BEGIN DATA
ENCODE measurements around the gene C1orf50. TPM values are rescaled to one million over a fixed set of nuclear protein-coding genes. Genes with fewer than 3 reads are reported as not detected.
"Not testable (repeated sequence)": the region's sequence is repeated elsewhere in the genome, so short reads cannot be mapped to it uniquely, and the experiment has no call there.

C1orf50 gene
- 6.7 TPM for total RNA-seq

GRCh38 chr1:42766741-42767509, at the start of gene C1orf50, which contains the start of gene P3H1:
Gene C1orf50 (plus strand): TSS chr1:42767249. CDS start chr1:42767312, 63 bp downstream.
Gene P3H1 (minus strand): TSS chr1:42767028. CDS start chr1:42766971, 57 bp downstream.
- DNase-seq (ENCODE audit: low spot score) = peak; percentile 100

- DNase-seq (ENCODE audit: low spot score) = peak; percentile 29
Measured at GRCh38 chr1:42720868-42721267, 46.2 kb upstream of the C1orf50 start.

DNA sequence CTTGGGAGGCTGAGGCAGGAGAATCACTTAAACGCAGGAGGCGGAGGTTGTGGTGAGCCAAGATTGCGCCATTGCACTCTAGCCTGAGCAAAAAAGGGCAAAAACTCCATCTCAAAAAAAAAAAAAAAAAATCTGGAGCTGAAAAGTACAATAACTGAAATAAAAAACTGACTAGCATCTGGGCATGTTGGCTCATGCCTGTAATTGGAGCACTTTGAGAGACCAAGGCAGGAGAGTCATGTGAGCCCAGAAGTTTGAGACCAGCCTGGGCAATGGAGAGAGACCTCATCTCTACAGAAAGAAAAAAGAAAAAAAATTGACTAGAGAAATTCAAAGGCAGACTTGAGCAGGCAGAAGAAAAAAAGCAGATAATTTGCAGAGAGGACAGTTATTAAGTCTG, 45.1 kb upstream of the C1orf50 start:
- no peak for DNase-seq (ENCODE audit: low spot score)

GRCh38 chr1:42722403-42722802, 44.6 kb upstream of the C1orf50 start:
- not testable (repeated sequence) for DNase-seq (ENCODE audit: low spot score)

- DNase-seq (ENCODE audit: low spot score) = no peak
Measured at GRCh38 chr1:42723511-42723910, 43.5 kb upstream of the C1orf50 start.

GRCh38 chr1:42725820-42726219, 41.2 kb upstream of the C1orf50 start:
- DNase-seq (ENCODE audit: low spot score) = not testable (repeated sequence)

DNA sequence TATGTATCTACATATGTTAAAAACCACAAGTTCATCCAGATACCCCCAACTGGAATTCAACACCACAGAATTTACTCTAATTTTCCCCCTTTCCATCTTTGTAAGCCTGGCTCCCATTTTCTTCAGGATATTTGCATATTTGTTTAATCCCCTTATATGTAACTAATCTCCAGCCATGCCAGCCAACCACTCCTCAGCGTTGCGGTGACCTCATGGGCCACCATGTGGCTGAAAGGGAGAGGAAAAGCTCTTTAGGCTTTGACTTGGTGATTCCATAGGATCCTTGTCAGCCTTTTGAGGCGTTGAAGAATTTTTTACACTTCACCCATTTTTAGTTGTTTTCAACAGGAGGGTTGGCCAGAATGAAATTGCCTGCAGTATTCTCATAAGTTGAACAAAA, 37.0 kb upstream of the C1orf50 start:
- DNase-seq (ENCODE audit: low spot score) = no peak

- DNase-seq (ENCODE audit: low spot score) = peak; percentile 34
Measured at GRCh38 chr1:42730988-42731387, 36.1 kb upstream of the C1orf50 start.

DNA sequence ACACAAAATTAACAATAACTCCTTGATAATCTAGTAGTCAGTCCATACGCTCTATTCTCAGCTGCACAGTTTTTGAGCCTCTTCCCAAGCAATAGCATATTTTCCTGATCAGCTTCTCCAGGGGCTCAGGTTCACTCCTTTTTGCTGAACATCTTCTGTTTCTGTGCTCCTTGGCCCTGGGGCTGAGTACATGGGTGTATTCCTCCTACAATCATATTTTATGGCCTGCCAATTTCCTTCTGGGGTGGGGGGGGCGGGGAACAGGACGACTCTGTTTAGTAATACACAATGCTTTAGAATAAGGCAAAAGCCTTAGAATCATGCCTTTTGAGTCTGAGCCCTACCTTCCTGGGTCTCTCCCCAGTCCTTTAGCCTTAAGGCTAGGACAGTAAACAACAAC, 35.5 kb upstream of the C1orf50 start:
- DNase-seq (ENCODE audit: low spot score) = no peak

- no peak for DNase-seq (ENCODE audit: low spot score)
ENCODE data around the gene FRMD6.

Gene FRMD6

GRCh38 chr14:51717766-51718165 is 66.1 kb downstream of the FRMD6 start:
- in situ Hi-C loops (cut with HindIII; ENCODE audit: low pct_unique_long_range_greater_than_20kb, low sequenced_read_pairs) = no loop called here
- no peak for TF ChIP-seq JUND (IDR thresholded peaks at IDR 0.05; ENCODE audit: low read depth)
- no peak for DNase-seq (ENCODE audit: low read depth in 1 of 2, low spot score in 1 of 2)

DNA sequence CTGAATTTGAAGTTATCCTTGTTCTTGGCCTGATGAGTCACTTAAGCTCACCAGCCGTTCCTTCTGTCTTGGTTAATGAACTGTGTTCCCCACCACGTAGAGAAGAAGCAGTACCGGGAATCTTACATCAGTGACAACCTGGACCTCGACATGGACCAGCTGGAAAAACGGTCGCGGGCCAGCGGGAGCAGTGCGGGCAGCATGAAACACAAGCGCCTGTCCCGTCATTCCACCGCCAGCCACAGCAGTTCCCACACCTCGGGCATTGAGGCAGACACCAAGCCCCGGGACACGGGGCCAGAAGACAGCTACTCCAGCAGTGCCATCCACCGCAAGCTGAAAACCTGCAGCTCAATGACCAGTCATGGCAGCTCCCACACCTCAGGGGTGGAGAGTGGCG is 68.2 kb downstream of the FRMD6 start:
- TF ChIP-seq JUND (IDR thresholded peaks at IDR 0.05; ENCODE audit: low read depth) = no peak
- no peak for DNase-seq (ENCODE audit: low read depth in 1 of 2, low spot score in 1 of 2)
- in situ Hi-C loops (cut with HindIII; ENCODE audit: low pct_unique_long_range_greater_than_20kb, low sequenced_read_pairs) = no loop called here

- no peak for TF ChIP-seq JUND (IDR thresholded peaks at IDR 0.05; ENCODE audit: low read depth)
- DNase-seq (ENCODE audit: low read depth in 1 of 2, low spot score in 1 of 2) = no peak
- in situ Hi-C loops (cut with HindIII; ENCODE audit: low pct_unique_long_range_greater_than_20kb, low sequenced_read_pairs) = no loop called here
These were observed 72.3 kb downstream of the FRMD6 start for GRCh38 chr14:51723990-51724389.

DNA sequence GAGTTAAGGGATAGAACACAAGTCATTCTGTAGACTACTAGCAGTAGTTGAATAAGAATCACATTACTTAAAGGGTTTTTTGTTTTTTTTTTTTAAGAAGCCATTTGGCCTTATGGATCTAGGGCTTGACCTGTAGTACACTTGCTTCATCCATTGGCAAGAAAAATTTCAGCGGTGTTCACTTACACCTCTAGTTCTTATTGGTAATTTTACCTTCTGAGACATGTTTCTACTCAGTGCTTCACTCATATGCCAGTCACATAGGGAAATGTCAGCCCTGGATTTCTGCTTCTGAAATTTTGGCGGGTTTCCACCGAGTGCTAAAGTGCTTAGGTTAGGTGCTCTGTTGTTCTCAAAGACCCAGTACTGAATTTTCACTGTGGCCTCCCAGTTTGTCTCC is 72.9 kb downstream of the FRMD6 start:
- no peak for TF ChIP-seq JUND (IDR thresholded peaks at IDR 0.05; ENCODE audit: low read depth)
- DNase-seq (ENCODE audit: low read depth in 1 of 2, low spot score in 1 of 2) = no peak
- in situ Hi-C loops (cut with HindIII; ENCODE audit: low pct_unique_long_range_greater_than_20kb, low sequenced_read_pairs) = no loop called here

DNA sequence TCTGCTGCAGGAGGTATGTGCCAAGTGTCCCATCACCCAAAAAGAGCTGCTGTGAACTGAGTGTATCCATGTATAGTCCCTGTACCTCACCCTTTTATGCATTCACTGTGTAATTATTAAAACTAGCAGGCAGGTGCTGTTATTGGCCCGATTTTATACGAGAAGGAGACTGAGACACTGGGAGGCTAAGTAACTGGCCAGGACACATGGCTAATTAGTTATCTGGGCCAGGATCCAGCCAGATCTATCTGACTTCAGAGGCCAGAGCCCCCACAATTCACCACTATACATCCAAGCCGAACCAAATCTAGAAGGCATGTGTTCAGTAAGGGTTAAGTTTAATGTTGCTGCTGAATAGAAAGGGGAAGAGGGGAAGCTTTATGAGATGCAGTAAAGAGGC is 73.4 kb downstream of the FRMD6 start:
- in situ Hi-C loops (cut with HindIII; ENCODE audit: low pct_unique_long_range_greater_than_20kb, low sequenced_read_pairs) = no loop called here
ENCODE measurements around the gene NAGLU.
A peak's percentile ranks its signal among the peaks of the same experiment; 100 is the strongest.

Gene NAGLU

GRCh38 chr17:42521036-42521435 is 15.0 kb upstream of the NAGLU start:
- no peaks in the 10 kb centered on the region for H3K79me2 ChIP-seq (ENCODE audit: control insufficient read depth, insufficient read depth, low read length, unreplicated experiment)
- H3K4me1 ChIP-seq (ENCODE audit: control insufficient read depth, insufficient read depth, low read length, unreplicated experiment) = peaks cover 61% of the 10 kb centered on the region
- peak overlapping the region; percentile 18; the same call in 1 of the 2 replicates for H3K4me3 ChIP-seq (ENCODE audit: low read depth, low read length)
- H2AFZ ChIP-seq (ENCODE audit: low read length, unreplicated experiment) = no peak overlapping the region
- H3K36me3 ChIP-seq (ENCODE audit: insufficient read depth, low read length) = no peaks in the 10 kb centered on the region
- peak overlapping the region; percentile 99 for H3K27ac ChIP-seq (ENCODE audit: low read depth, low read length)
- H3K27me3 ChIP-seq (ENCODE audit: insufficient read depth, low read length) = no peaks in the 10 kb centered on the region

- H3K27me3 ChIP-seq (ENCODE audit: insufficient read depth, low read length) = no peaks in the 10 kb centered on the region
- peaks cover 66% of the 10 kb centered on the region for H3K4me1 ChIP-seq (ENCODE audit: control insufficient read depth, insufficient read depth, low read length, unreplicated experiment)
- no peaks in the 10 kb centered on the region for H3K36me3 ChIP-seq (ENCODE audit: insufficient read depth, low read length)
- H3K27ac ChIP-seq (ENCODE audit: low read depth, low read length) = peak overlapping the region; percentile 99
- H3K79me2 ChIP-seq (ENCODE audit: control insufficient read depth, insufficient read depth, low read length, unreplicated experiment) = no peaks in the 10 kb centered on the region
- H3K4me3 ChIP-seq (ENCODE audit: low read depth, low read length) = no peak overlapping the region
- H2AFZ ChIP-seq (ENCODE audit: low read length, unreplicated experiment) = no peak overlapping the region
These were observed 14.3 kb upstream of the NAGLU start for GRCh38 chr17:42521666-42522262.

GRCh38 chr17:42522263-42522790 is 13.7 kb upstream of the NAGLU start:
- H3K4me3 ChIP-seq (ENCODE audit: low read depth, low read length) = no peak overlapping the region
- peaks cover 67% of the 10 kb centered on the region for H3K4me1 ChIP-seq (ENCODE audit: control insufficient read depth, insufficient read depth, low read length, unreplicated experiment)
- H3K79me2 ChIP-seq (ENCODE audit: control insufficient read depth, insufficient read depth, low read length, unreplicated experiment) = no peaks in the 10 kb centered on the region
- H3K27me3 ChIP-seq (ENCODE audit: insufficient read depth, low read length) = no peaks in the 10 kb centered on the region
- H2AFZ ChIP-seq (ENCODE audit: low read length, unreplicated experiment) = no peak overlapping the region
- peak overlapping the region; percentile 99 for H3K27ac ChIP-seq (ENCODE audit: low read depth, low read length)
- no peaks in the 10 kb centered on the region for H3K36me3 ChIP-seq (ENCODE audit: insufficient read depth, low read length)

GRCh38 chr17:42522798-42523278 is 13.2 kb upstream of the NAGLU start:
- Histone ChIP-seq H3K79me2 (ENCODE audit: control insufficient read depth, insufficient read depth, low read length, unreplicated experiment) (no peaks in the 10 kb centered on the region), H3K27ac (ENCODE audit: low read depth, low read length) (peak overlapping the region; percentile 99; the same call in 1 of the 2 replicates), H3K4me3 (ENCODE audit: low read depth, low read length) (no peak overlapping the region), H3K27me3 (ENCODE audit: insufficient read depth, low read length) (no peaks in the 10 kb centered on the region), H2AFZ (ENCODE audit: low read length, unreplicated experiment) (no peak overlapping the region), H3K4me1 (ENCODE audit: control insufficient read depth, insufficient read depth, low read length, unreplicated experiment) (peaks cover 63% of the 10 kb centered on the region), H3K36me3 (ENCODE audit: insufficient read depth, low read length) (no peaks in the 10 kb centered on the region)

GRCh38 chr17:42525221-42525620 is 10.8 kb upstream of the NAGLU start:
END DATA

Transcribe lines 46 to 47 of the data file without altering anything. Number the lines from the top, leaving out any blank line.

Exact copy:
ENCODE measurements around the gene NAGLU.
A peak's percentile ranks its signal among the peaks of the same experiment; 100 is the strongest.